• We have a central leave calendar to update

Additionally, Mr Burns likes to keep an eye on things and has a large series of monitors in his office that he uses to watch what is going on around the plant. Thus, he requires a dashboard that shows him a birds-eye view of the leave process from end-to-end.

Next steps..

The first step is to convert the existing manual leave form into its InfoPath equivalent. So in the next exciting article, we will get to see just how easy (or not) InfoPath really is!

Thanks for reading

Paul Culmsee


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Powerful questions part 3: The “I told you so” question

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Hi all

I just recorded the third video on the topic of powerful questions. The purpose of this series of videos is to help facilitators, project managers, business analysts and SharePoint peeps ask better questions of their stakeholders. The first video introduced the platitude buster question and the second video unveiled the key focus area question. Both are hugely important – especially for SharePoint projects and any SharePoint governance efforts because failure to answer these two will positively kill your project. This 3rd powerful question is related to risk perception and how you can frame questions to get a much better sense of what the real risks are in projects or problems. In this video, I made the contention that asking “What are the risks” is not a great way to identify and subsequently manage risks. The inference for SharePoint people here is that if you think you have done your job by creating a risks and issues list (ala Project Server) and asking for people to fill it in, I am here to tell you that there is much more to the story…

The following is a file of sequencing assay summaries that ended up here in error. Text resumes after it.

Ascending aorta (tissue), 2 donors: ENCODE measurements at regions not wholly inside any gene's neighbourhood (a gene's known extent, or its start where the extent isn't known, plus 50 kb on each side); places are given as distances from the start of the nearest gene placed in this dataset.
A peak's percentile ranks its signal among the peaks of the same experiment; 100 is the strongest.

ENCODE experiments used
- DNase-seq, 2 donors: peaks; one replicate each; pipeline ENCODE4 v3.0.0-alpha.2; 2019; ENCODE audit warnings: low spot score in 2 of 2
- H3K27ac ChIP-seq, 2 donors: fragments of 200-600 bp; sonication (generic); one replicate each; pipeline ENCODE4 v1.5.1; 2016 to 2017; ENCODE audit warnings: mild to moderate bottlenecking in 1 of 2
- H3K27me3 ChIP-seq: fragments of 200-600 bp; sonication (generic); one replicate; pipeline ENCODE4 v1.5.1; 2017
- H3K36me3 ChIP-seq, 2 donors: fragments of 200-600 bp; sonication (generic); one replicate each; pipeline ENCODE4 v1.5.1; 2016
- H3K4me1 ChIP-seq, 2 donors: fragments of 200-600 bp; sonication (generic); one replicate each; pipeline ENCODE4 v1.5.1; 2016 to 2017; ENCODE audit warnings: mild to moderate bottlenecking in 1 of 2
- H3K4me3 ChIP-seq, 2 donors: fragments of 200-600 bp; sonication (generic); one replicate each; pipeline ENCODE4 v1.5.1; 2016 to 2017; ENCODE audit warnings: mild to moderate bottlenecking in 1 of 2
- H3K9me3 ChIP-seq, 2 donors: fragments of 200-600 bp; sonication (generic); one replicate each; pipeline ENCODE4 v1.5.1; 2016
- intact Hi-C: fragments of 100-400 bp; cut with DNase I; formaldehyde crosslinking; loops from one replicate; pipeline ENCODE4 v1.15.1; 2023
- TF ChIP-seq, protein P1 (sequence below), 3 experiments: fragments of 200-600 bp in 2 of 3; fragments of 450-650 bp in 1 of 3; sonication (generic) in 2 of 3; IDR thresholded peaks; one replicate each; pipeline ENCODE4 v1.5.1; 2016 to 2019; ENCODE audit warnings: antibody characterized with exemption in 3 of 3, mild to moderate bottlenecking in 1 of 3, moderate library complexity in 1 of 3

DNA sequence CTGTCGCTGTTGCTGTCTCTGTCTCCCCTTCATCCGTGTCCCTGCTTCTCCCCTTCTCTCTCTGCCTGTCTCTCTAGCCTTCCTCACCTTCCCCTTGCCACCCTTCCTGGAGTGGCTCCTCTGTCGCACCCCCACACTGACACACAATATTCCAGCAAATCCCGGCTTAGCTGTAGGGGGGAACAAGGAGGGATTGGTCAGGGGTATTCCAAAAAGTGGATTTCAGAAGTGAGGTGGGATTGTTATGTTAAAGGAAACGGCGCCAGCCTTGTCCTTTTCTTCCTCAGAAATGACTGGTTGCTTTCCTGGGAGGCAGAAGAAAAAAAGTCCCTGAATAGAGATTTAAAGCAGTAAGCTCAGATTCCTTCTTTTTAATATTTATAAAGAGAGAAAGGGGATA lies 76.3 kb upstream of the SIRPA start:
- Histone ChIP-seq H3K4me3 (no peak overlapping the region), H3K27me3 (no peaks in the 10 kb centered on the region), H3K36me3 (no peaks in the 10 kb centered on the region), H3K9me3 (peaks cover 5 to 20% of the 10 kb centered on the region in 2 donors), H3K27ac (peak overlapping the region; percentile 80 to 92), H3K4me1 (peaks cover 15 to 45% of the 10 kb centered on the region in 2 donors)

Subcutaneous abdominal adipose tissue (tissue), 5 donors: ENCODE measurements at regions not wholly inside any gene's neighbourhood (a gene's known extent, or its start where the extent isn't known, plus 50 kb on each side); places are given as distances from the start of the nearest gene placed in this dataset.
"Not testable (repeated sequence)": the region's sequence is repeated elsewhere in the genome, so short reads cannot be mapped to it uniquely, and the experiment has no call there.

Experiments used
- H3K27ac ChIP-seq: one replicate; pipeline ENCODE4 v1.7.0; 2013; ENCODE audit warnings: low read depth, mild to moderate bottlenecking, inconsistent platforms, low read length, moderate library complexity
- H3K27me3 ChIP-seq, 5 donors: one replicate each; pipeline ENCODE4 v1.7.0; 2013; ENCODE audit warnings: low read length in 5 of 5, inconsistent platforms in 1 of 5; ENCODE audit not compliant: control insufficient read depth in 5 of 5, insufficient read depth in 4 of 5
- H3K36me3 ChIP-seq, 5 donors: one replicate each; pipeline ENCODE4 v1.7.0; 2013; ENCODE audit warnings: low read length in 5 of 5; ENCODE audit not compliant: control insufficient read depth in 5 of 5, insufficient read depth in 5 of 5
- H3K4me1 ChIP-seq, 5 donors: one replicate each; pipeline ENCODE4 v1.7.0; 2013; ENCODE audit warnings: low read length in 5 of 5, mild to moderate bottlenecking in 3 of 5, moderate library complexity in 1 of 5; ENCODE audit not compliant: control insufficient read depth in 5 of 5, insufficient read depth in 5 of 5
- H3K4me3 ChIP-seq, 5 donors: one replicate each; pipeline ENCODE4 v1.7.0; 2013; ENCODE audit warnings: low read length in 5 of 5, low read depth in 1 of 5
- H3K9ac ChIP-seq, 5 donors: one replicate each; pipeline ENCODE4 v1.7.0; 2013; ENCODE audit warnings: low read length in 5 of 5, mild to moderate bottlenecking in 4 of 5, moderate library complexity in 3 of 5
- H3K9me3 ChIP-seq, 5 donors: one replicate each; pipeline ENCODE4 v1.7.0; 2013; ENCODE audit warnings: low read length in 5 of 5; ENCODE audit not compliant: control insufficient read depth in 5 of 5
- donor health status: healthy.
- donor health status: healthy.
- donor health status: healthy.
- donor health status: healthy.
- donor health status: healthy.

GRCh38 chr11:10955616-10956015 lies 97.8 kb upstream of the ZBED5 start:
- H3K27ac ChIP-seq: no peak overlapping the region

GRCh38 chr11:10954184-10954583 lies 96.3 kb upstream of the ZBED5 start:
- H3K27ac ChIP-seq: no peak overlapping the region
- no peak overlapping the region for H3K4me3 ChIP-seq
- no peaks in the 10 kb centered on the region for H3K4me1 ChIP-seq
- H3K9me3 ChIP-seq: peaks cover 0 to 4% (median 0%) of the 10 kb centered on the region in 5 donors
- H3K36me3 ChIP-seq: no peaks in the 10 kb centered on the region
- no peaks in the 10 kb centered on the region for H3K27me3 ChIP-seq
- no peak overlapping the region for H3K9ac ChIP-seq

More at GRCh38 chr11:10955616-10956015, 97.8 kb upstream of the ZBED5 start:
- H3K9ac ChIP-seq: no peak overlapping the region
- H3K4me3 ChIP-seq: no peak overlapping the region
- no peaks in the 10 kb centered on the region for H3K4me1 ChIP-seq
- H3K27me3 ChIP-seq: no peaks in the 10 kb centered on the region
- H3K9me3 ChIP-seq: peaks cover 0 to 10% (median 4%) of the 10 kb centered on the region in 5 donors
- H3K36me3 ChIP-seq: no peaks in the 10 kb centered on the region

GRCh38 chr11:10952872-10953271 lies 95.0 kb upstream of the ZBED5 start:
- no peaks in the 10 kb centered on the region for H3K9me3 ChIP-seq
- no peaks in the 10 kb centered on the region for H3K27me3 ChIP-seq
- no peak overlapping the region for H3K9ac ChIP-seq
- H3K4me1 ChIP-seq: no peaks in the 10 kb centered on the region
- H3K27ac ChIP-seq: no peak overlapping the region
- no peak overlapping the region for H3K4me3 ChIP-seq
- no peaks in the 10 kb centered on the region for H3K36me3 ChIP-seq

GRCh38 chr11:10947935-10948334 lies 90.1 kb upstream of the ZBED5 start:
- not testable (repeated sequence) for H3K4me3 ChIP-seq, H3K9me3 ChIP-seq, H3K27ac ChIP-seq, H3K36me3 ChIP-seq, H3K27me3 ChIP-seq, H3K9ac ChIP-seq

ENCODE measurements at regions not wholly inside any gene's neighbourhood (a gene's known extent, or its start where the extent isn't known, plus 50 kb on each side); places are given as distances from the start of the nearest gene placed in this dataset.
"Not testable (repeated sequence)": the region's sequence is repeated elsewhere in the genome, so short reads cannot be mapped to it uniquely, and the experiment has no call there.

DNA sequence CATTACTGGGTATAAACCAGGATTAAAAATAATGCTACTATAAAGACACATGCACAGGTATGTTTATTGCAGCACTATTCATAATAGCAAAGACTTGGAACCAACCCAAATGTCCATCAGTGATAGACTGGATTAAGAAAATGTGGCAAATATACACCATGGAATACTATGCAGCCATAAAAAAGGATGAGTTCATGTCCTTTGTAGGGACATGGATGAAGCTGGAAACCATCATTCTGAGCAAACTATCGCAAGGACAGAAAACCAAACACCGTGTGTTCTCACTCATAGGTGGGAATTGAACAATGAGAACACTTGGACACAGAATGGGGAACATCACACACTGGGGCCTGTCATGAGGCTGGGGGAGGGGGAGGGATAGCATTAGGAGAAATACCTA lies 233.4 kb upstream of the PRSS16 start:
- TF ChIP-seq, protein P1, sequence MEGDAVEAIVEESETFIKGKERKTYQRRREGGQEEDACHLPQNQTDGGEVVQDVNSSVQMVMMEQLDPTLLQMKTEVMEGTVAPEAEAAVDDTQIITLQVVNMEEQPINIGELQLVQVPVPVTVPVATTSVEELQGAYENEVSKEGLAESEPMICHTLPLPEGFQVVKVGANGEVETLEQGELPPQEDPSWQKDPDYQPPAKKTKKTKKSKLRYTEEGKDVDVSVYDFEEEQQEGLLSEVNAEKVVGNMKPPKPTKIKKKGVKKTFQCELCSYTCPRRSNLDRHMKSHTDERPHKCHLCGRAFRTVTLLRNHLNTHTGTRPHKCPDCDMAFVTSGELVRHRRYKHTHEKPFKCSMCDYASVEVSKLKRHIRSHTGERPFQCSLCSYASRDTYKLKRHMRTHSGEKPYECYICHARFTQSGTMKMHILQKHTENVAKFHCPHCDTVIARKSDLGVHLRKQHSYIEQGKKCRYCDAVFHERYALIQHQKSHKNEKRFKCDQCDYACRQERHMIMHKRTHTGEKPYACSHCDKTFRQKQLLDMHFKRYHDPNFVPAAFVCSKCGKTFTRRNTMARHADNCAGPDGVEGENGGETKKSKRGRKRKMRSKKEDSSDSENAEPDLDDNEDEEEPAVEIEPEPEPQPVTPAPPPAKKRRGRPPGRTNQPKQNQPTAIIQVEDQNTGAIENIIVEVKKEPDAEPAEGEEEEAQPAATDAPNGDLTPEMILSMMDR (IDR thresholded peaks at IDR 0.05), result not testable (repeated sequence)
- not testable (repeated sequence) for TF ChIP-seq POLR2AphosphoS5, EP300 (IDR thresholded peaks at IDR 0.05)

Don’t believe me? Then watch the video. 

Like the previous post, I suggest you watch this video in full screen. Enjoy!

How to find out what the real risks are…